The summer of 1993 began with Michael Jordan, fresh off watching his Tar Heels win Dean Smith’s first national title in 11 years, capping off a ridiculous twelve months by taking down Charles Barkley and the Phoenix Suns to win the third NBA title of his career. As he had in the previous two titles, Jordan celebrated in the locker room with his father, James.
The bond between Michael and James has been well-chronicled, and it doesn’t need a repeat here. It’s fair to say that Michael had no problem letting the world see how much his father meant to him, which is why what happened a few weeks later all the more tragic.
On July 23rd, James was murdered after falling asleep in his car on the side of the road. He was found on August 3rd floating in a swamp in South Carolina, and his murderers were eventually found and convicted. A rock in Jordan‘s life was suddenly gone, and as a chunk of the NBA offseason was over, Jordan was faced with having to gather himself to handle the grind all over again.
Keep in mind, not only had Jordan played all out in every season since joining the NBA, he’d had an especially exhausting period leading up to that moment. He was a member of the inaugural Dream Team in 1992, and while their games weren‘t exactly difficult, the month-plus lost to training and traveling with the team had to make recovering for the ‘92-‘93 season more difficult. He had to have been looking forward to a summer to fully recharge, when that was the last thing he ended up getting.
Thus, on October 6th, a little over two months after his father‘s murder, Jordan announced he was retiring from the NBA. It shouldn’t have been surprising, but it was. Someone who was so competitive just hadn’t been able to fully recharge, and like his mentor Dean Smith, he just didn’t feel it was fair to go out there and play unless it was going to be 100%. If you’ve suffered loss in your life, think back to how you felt about two months later. Now try imagining doing that job with millions of people watching and expecting you to go all out. For me, that three month mark was probably the bottom of how I felt, and I didn’t have nearly the weight of the world that Jordan had.
However, the story doesn’t end there. Time moves on, and at some point you start to think about “what’s next?” Jordan’s adult life had been defined by the routine of going out to practice or play basketball, and once the cloud of grief starts to lift, the fire had to start coming back to Jordan. What to do?
Why, play baseball, of course!
Sure enough, in February 1994, Jordan signed a contract with the Chicago White Sox, and just like that he was a baseball player. Just about everyone thought it was a joke, and no one gave him much of a chance to do well. That presented just the challenge that Jordan would thrive on, plus it allowed him to pursue the sport his father liked seeing him play.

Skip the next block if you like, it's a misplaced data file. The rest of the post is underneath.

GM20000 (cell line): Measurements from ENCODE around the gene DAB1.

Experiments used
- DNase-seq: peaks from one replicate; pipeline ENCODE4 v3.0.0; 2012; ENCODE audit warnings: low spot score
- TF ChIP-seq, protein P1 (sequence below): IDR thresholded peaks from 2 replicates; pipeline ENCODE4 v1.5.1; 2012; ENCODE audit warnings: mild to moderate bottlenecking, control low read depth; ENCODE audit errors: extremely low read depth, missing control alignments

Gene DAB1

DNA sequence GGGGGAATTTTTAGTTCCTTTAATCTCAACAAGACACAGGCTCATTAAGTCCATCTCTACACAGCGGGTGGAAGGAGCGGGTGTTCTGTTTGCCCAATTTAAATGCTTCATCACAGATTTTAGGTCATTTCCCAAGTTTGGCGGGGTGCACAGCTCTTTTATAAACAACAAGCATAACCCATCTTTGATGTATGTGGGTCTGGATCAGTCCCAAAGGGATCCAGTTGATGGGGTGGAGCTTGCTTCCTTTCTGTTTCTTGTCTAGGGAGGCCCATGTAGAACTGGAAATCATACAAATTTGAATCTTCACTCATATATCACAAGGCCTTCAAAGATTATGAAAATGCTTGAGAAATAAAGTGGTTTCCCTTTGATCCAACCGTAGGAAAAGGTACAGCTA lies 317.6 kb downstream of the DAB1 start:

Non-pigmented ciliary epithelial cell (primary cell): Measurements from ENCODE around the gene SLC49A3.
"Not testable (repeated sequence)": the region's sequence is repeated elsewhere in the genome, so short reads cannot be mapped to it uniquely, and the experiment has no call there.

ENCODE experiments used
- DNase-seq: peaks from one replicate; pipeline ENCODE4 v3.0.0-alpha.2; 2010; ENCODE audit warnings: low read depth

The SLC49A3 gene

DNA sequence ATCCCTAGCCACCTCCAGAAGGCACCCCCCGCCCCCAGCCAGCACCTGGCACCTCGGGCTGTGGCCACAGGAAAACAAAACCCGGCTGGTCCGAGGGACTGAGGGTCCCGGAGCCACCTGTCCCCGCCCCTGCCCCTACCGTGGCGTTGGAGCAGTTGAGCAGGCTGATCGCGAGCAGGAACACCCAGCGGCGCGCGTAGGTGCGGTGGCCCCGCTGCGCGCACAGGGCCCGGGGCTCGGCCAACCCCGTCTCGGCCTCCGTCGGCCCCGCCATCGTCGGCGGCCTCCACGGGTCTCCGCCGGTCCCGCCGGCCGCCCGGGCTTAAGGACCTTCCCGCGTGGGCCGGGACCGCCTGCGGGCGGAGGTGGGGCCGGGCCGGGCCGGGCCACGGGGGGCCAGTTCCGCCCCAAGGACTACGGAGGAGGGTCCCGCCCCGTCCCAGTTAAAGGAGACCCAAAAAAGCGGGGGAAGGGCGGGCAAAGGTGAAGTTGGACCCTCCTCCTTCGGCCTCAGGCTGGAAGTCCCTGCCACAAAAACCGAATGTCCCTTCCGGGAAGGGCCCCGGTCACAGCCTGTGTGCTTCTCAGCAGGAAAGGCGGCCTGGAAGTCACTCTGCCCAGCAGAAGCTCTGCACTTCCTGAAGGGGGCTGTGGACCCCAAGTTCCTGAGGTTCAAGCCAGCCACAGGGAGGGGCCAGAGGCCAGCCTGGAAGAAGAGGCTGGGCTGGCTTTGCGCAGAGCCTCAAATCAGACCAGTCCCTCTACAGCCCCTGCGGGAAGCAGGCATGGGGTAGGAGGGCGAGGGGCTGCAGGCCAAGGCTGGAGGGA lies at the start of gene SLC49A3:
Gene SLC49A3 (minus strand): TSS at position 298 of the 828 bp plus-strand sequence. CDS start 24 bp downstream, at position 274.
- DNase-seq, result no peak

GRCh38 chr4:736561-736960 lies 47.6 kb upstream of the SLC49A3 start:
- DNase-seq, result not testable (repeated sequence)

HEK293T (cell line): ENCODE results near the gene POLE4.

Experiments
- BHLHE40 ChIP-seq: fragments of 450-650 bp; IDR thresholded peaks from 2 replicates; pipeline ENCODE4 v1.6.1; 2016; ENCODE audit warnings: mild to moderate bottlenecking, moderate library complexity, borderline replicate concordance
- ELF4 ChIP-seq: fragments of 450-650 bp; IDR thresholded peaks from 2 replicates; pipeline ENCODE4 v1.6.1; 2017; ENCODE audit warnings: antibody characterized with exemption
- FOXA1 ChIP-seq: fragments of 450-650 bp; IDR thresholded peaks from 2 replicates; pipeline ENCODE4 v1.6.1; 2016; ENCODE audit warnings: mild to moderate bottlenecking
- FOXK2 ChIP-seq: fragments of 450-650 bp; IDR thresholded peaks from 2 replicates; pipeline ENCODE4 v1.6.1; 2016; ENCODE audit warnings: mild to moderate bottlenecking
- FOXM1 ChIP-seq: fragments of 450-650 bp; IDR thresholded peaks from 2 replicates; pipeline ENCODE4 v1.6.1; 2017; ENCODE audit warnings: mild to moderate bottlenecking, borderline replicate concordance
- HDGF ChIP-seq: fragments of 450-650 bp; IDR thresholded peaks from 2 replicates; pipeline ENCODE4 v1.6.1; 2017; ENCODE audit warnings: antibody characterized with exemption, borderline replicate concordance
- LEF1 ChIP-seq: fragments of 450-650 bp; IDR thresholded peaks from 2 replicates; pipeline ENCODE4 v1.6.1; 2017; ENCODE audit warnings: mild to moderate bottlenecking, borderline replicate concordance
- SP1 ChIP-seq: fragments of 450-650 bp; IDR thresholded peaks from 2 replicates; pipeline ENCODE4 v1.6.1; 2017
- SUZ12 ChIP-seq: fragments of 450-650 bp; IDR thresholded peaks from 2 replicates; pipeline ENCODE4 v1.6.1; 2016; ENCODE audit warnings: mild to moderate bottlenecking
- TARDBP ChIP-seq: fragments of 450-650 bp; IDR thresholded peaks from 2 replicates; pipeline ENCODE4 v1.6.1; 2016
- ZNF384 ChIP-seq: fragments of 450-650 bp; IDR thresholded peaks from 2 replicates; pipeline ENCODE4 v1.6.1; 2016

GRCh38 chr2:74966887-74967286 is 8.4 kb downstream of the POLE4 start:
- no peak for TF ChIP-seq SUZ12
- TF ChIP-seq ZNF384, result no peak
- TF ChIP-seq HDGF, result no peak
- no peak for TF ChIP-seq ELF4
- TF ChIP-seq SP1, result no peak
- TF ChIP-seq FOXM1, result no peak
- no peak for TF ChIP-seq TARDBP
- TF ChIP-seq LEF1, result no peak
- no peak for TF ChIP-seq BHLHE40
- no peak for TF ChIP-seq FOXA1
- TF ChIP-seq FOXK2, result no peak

If you haven’t seen Ron Shelton’s great 30 for 30 “Jordan Rides the Bus,” I’d recommend the watch. It does a wonderful job delving into what life was like for Jordan during that 1994 season when he was down in Birmingham, AL, playing for the White Sox’s AA affiliate. The big take from this time: Jordan struggled as someone who hadn’t played baseball in years, but he was getting better as the season progressed. There’s also great footage of Jordan watching the 1994 NBA Playoffs and seeing his Bulls lose.
Those playoffs saw the Houston Rockets ascend to take over as the kings of the league. As the 1994 NBA season loomed, it really seemed like Jordan was gone for good. He even joined Chicago’s Fall League team in Arizona, and there was talk during that fall he would be promoted to AAA for 1995. If not for another big thing that started in 1994, we may still talk about the “what if” of Jordan after those three titles.
Anyone younger than thirty probably has a hard time remembering just how devastating the MLB strike was in ’94. It wiped out a World Series, and still hadn’t been solved by March, 1995. The owners, not ready to have another season wiped out, started fielding replacement players, and since Jordan had signed a major league contract, he was facing the prospect of playing in a minor league only camp or playing with a bunch of replacement players, neither of which was his goal.
Thus, with a simple fax, Jordan came back in time to play 17 games with the Bulls in 1995. Now, almost two years removed from his father’s death and with his competitive fire for basketball rekindled, Jordan was ready to return to his rightful place on top of the league, and by 1996 Chicago was back on top.
Would Jordan have won eight straight titles had he not left the NBA? It’s a difficult question, because as Golden State has shown, it’s tough to go all out year after year. Jordan’s cast for ‘96-’98 was very different than ‘91-’93, and there’s a reason why the Houston Rockets managed to win in the two years Jordan was in baseball.
Would Jordan have been a good baseball player? Scouts seemed to notice that Jordan was improving at the time, and given a full offseason to do nothing but train for baseball, it would have been interesting to see what he would have learned. There was even speculation that had the strike not happened, Jordan would have been a September call up in 1994. Getting a taste of play in the majors may have been enough to keep him from going back to the court, and knowing his desire to improve it’s tough to know exactly what his ceiling was.
What is for sure is that the break represents one of the biggest oddities of Jordan’s career, one that has been ripe for speculation. The move was so odd, it bred all sorts of theories beyond what was the simplest explanation. That Jordan wasn’t able to break out and be a .300 hitter immediately will always make that move seem like a failure, but it provided the break Jordan needed to finish grieving his father and get back on the court. I’m guessing the rest of the NBA wishes he had succeeded.